CLD’s runway is too short for the regional jets, so the regional carriers were forced to withdraw from CLD. The lengthened runway will allow them to return.

You can’t get to many destinations on a non-stop from Lindbergh Field. You can’t get to Amsterdam or Frankfurt or Singapore or Beijing. You can’t get directly to Syracuse or Nashville or Jaxonville. The fact is, for most destinations, passengers will need to switch planes at a major hub airport. If you are going to transfer anyway, then there is no advantage to departing out of Lindbergh. North County fliers can leave home later, park closer, and get to the gate faster with commercial service out of CLD.

We need the runway lengthened to bring back regional carriers to serve all the major hubs west of Denver and Houston.

I live within two miles of the airport. Since I’ve moved here, Ive seen traffic increase on 5, El Camino Real, and Palomar Airport road. I hear more trains too. But the airport traffic is down 66%. I think the airport can grow a little from the current levels and still remain the lowest growing piece of transportation infrastructure in the region.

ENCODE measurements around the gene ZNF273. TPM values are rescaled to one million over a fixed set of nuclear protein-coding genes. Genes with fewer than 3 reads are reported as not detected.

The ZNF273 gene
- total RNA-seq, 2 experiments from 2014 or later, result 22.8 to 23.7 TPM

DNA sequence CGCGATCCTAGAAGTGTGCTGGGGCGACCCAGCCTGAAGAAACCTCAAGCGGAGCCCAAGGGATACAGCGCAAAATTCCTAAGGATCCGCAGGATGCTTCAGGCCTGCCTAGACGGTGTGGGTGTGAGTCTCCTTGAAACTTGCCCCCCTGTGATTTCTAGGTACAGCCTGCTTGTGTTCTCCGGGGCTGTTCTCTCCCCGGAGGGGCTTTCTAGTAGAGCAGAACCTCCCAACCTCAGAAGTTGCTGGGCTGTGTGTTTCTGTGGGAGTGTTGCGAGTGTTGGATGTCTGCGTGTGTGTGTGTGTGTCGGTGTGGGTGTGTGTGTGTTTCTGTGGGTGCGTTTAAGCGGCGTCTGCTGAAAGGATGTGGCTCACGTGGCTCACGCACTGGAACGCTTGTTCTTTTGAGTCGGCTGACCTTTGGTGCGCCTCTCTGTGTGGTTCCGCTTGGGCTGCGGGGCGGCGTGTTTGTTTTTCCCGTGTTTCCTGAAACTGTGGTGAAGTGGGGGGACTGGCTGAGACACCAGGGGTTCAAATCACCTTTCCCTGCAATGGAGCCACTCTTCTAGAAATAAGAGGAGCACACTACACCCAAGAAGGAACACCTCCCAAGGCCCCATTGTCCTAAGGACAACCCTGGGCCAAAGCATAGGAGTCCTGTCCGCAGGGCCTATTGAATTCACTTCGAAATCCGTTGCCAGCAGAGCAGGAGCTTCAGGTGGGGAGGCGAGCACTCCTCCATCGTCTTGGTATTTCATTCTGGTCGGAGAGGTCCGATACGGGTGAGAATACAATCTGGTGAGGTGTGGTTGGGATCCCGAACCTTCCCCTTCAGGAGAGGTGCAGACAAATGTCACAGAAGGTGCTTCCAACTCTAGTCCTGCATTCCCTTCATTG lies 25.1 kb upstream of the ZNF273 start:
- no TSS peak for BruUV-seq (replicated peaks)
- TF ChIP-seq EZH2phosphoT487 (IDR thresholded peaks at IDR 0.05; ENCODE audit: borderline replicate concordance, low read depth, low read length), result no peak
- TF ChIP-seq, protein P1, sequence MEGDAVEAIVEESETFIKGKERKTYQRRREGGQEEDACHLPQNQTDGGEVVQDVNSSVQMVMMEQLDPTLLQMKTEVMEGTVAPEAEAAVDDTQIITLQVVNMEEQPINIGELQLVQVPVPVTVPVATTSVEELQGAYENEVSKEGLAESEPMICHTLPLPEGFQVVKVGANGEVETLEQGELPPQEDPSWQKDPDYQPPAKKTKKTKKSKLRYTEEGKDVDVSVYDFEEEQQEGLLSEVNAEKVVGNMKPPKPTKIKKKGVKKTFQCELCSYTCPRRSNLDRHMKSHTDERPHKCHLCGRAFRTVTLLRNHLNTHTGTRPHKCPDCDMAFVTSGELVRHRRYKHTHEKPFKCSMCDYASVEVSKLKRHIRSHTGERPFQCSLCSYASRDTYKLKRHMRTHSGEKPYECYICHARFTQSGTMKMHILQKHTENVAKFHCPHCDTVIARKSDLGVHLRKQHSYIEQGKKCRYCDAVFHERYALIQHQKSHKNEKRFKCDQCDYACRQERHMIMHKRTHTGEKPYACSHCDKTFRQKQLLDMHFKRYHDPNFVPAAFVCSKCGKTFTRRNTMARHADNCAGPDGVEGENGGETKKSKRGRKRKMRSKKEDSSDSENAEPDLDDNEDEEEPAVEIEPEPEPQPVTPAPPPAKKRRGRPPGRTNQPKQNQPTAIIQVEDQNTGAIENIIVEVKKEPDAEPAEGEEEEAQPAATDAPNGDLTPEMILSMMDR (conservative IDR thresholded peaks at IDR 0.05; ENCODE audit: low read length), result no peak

Bill October 27, 2015 at 3:12 pm

I’ve lived within 4 miles of the airport for over 30 years. It could a good neighbor but it’s not. More aircraft does not mean less noise, more aircraft does not mean better safety, more aircraft does not mean an improved lifestyle for the majority of residents. I’ve seen and heard aircraft below 1000 feet and nothing is done, I’ve seen and heard aircraft that do not wait to make the mandated turn distance and fly over homes and if you believe that this little extension of the runway is the last one needed…., then you need to just live a bit longer to understand how the world works.
This is all about big business, big money and the future funding of our politicians hopes and dreams.